4. Know Your Rights: Especially in California, but not exclusively, the approval process itself serves as a significant impediment to renewable energy projects. Recognizing this fact, some states have enacted legislation to simplify and expedite the process. For example, California has adopted Government Code section 65850.5 to limit the ability of local governments to impose more costly permit processing requirements for solar energy systems. A working knowledge of all such laws could save a sustainable energy developer significant money and time.
5. Promote Regional Planning and Master Environmental Documents: One bright spot is offered by those governmental agencies that have commenced master planning and environmental review of large areas with good sustainable energy potential. For example, on June 29, 2009, the Interior Secretary Ken Salazar announced plans to "fast‑track" solar development on 670,000 acres of Federal land in western states. Although often time consuming and loaded with politics, an area with approved master planning and environmental documents has a distinct advantage. Savvy sustainable energy companies will want to promote, monitor and participate in such efforts to ensure that industry interests are adequately protected.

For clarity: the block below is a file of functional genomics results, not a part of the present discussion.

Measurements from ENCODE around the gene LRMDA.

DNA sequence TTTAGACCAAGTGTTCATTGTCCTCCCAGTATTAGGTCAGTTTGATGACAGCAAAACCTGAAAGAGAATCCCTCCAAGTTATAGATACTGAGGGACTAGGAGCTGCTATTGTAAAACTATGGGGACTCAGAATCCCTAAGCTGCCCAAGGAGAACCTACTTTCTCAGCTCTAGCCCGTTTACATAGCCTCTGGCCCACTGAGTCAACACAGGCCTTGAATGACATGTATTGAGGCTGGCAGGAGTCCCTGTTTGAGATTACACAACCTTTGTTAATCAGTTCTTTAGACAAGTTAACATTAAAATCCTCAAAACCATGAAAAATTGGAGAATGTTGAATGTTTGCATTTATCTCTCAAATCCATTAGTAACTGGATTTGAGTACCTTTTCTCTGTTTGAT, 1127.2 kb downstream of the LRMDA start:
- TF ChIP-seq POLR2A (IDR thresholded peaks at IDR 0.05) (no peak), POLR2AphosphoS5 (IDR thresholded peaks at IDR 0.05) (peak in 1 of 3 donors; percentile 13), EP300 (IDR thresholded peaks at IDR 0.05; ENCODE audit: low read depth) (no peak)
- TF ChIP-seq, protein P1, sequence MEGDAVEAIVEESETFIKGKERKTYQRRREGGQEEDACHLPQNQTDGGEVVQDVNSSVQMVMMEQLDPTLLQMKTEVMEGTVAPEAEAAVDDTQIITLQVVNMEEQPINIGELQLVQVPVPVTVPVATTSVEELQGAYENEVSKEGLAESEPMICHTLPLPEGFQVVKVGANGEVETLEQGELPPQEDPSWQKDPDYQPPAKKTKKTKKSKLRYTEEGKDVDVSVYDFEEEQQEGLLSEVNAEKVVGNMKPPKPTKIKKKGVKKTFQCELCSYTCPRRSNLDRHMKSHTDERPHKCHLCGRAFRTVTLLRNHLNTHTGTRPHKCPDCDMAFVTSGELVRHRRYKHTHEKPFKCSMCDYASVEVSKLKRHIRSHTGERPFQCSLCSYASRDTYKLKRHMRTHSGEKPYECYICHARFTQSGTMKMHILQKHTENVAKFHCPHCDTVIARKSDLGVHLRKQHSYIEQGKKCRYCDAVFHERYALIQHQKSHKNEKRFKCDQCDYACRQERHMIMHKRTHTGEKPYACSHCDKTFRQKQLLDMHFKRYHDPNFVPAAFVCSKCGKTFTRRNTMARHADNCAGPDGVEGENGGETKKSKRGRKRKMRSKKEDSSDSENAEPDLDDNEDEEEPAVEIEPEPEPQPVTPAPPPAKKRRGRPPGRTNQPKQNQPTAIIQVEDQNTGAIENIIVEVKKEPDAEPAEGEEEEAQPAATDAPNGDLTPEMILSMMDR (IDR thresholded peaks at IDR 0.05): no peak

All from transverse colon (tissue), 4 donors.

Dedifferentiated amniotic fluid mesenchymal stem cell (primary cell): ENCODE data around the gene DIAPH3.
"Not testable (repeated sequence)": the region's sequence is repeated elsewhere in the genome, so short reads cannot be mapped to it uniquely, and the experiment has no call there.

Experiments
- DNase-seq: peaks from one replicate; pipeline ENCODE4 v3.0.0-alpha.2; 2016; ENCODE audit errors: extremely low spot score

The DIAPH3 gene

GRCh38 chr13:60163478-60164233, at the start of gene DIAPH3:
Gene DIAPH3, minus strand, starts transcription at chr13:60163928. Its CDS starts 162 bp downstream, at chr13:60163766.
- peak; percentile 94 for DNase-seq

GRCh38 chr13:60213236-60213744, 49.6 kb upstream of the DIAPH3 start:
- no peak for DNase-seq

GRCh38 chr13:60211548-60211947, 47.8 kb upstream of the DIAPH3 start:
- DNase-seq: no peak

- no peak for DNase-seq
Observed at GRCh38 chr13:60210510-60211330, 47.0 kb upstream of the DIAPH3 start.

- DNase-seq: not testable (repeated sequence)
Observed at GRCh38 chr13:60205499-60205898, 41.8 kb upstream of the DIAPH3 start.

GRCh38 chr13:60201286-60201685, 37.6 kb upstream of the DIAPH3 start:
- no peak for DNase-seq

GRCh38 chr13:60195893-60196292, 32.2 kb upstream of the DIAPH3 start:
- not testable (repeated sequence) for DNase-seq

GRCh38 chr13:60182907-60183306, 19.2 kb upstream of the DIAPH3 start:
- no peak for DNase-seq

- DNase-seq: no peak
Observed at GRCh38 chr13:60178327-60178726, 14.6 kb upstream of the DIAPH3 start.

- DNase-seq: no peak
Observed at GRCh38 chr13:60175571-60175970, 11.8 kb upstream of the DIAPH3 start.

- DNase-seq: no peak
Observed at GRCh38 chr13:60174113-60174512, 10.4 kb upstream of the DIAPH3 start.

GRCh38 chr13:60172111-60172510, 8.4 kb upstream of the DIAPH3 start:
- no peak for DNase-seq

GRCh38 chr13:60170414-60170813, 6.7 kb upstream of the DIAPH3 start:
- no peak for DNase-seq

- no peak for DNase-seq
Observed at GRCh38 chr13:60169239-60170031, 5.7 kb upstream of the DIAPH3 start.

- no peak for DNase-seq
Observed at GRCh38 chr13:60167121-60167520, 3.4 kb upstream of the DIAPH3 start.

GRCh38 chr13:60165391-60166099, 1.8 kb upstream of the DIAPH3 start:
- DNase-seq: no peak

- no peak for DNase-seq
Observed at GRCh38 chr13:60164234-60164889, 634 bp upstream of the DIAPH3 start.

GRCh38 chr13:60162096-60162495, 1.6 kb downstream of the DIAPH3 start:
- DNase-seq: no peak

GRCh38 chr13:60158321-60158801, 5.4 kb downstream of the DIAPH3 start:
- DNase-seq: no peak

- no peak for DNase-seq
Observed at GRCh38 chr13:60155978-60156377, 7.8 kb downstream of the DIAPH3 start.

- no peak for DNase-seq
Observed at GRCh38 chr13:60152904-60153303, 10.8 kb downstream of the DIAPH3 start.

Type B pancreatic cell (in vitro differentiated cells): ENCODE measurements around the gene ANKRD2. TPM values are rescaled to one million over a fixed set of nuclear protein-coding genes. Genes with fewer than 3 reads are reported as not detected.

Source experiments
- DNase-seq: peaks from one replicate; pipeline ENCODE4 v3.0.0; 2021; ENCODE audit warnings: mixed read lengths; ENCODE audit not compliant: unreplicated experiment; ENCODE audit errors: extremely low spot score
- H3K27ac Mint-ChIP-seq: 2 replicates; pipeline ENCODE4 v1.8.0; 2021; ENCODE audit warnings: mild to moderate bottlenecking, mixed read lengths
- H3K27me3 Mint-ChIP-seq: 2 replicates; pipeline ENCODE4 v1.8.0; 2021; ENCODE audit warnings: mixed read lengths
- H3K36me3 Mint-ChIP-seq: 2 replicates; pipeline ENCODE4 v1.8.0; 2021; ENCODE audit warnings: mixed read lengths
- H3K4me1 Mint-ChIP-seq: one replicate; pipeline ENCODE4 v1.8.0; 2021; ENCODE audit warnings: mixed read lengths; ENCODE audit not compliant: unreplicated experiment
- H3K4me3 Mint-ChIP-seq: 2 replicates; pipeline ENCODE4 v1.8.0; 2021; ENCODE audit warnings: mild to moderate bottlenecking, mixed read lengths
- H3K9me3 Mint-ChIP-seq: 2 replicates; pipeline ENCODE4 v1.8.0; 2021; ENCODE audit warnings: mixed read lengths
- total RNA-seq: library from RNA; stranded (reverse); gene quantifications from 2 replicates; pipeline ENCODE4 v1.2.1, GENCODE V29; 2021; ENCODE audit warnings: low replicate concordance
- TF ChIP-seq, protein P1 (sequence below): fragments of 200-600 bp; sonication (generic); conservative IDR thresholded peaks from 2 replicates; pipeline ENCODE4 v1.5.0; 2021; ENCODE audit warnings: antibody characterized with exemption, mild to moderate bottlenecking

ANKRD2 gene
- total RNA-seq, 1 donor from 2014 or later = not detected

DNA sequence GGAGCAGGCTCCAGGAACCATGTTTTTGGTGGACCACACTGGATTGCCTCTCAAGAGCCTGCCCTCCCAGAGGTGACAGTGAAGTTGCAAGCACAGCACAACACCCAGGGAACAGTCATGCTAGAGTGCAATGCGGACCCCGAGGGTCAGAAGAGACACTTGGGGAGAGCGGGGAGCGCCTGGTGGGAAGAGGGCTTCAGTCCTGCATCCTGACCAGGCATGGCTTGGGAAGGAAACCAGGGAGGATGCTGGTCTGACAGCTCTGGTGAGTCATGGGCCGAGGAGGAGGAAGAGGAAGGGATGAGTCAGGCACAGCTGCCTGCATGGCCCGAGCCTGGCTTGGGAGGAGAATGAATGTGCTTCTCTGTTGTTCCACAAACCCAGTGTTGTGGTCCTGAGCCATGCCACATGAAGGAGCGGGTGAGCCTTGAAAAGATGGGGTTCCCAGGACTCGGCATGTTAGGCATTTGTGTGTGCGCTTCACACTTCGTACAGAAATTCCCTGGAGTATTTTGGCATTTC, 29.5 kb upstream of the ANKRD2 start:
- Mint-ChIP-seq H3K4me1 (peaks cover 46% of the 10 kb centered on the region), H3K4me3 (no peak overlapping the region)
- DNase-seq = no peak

While it may be high time that the public at large starts asking those who oppose sustainable energy developments – "If not in your backyard, where?" – the fact remains that "Not In My Back Yard"ers will continue to have a significant impact on such projects. Hoping that opposition will not materialize is wishful thinking. Further, with the entrenched interest groups that operate at the various governmental levels and the infeasibility of a one‑size‑fits‑all solution, meaningful legislative relief also seems unlikely. Therefore, using techniques such as those described above, sustainable energy developers will continue to have to take matters into their own hands for the U.S. to achieve greater energy independence.
Brian C. Fish is a Partner at Luce, Forward, Hamilton & Scripps, LLP, where he focuses his practice on land use, redevelopment, environmental and real estate matters. He can be reached at firstname.lastname@example.org.